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i figured people in this thread would have an interest in them since they featured an emphasis on economics and wondered if they were accurate in their depiction of it
I haven't read them, nor am I going to read them, so if you want analysis you'll have to give some details about how they present economic ideas.
Edited by Fighteer on Sep 18th 2019 at 7:20:23 AM
Spice and Wolf less modern economics and more how medieval trade worked. Does have a reasonably long segment on ddbasing currency IIRC, but I haven't watched in like ten years (or whenever it was broadcasting).
Yeah, neither manga understandably has much to say about modern economics.
Edited by M84 on Sep 18th 2019 at 10:53:43 PM
Arguably historical economic policies are still within scope, but I'm not sure anyone here has much to say about mercantilism or how the silver standard worked 500 years ago.
Oh, we have that debate every once in a while: esp. since the actual medieval economy resembles the economy you find in a typical fantasy work to no extent whatsoever.
Speaking of which, I find it annoying so many works set in medieval fantasy just use copper-silver-gold coin system.
Admittedly, as a writer myself, I would've done the same simply because how much more convenient to both describe and get it across the readers, but still.
Well, a good half of Eurasia and quite a bit of North Africa grew up on the idea of it. Heck, even though the Indian subcontinent and the Middle Kingdom blob of variance were only lightly grazed by Greek culture, they weren't strangers to the three types of metal coinage idea.
Although... I've always preferred the whole going- symbolic-with-paper-and-strings thing, myself.
Cowerie shells, though... those have issues.
Edited by Euodiachloris on Sep 21st 2019 at 7:18:19 PM
The most common "currency" in feudal times were chickens.
And butter. Also, a really good home distillate could open doors. <nods>
Funny thing about "distillates", the more you trade in them, the less able you are to keep accounts.
Yup. The reason why wise traders and barterers restrict them to use as crowbars, only.
Speaking of accounting, apparently history of mathematics was practically interwined with that of accounting. Which shouldn't be surprising, really.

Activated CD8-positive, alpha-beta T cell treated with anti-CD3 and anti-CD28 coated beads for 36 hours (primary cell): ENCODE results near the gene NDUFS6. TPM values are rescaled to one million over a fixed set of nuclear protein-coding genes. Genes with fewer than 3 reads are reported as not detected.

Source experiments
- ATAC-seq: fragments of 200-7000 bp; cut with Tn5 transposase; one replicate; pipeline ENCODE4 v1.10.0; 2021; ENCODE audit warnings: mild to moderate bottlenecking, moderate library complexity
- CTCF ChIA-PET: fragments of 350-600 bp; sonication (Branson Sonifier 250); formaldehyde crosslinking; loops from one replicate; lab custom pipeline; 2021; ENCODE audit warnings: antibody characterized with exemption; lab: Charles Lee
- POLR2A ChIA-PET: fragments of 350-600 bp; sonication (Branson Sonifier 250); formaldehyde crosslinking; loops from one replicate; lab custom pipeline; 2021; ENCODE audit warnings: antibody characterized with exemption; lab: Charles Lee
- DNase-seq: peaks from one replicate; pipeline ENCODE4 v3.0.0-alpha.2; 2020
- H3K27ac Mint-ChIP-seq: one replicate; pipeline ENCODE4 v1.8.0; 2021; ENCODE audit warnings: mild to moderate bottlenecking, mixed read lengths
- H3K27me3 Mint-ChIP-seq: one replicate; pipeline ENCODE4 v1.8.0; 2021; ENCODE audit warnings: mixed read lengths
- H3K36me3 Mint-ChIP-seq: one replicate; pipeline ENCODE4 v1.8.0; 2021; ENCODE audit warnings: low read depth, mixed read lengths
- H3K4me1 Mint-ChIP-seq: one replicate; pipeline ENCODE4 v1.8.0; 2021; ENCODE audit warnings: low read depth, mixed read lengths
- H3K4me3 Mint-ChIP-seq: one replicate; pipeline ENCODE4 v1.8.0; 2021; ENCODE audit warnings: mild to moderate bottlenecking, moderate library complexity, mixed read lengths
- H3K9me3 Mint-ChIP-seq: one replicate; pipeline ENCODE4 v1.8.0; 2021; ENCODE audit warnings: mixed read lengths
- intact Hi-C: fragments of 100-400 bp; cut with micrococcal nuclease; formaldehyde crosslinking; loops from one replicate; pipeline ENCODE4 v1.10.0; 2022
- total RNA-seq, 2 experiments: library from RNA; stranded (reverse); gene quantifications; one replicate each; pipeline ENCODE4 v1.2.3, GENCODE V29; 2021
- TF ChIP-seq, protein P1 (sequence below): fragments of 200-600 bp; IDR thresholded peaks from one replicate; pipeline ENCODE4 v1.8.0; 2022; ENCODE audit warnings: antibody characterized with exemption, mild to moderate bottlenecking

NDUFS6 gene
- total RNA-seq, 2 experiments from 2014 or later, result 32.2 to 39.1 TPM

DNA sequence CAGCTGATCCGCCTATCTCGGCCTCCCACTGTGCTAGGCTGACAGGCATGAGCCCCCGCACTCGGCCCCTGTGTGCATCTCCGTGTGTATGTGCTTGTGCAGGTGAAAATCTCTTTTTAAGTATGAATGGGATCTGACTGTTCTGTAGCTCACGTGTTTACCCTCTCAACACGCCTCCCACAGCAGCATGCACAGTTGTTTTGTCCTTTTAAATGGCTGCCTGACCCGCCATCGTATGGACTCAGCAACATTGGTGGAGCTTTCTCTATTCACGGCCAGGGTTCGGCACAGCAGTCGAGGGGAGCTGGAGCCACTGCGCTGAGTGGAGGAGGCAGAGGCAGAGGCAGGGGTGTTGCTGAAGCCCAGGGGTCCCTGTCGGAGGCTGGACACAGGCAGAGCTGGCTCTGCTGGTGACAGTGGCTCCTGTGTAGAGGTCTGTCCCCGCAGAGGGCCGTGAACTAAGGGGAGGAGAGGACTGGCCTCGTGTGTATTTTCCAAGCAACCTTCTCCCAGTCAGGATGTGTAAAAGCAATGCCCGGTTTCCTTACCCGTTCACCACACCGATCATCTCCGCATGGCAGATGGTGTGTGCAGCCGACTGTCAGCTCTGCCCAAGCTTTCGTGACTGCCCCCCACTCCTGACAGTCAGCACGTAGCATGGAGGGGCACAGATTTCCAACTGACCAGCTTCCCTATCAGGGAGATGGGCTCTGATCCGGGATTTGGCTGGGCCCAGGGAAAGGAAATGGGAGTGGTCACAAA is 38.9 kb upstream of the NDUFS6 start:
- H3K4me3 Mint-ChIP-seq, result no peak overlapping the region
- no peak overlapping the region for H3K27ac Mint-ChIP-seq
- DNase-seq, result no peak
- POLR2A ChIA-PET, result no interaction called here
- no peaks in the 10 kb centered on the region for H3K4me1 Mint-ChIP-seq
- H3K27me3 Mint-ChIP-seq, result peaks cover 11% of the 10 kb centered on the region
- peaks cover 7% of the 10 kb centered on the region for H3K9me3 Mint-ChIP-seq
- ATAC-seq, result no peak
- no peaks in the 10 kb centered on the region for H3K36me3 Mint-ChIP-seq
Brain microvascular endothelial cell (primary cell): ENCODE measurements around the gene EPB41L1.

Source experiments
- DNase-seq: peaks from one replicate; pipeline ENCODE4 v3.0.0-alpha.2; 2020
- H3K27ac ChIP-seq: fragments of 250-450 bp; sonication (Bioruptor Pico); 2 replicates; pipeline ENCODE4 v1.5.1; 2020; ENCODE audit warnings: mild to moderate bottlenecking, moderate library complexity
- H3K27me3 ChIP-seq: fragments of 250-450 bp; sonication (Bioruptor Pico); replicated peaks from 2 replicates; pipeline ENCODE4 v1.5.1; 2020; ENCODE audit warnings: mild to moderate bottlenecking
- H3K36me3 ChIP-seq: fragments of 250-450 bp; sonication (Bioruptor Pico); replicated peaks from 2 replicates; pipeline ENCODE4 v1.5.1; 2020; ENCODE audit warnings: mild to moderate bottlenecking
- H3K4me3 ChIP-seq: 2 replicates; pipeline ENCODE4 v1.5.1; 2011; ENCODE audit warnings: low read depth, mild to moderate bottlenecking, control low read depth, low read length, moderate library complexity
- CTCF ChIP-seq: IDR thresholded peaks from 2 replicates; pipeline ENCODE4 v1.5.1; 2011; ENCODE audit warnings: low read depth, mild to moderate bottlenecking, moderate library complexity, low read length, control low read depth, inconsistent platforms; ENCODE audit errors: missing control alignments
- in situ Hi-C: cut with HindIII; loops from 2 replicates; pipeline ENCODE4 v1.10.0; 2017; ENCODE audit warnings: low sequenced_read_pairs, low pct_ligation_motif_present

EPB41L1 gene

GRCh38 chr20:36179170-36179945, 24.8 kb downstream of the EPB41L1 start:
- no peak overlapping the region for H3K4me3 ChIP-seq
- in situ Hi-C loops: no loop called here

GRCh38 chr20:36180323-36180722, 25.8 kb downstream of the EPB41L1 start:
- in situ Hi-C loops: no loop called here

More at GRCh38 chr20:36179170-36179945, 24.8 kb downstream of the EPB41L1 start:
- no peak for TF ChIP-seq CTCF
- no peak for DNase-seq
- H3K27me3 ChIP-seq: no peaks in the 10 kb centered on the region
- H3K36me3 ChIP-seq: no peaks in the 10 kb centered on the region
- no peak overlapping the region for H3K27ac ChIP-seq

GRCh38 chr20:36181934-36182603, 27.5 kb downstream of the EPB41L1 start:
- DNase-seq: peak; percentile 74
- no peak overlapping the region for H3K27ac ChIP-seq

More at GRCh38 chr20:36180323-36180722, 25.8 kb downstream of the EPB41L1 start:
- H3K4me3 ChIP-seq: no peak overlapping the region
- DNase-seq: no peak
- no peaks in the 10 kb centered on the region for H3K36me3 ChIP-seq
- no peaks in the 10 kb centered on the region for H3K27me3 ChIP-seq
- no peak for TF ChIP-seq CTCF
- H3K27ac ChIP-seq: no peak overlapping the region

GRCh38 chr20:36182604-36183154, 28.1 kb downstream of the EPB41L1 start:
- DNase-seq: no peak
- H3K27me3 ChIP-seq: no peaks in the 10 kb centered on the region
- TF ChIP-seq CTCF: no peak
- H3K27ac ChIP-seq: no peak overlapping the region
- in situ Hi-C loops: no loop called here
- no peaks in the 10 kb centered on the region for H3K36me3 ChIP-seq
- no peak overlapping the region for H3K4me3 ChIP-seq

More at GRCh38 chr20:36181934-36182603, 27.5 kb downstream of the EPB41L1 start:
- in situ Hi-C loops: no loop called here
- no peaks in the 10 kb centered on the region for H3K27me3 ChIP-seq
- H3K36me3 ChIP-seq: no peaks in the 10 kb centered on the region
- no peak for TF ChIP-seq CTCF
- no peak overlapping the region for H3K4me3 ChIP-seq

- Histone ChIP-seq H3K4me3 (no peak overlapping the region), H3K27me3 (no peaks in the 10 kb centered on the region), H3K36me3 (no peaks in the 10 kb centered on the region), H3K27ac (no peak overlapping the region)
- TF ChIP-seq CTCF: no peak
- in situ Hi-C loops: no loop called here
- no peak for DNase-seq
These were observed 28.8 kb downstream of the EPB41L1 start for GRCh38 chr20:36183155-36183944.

Also, in a more random note, during my childhood I was literally the only person ever who wanted to be an agent in my countries' equivalent of IRS. When asked why, I just said I found it really cool that even corporate leaders and high governmental officials feared them.
Unfortunately my dream was hopelessly dashed to the ground when I realized that I suck at mathematics.
Heck, writing and literature owe accountancy a massive debt. Were it not for needing decent records detailing shipments sent, goods received and swearing that the breakages, spoilage and/or poofed inventory had to be from somewhere else in the transport chain (honest, guv) very creatively in writing (so, I'm not liable: it was Set what sent the storm what messed with the mules!), we wouldn't have written poetry or fiction.
Edited by Euodiachloris on Sep 22nd 2019 at 7:30:19 PM
Huh. I never thought about that aspect, but it makes so much sense!
It's one of the things I find funny: the push for shades of colour more precise than "red, yellow, white, black, azure" comes not from philosophy or literature... but, from traders and crafters haggling about what was bleeding meant when you ordered this batch of mosaic tiles; leaf green, spring green, teal green, sea-green, teal blue, sky blue or the flipping darkest blueish purple I can get cobalt to go if I get really lucky (it doesn't look like "wine" to me, but, since you're the idiot who is paying...)?
Edited by Euodiachloris on Sep 22nd 2019 at 7:55:25 PM
I mean... That's a nice narrative, but it's not exactly realistic.
We've been telling stories, including made up ones, long before we ever started writing them down.
Writing systems themselves did of course stem directly from accounting, but the notion of stories did not.
Edited by Robrecht on Sep 22nd 2019 at 9:20:17 PM
Yes. But, to get to "Friends, Romans, countrymen; lend me your ears." being written down in actual symbols, you need those nouns and verbs to be made into legible analogues. Which... ultimately come from columns of goods and services — also labels.
Writing fiction down needs the accounts (and excuses); making fiction up around the fire? Not so much. Fireside tales and epics always come first; I didn't say otherwise, mate.
But, writing things down changes how a language gets used, too. Which impacts how stories get structured.
Edited by Euodiachloris on Sep 22nd 2019 at 9:24:04 AM
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How well does it match the trope?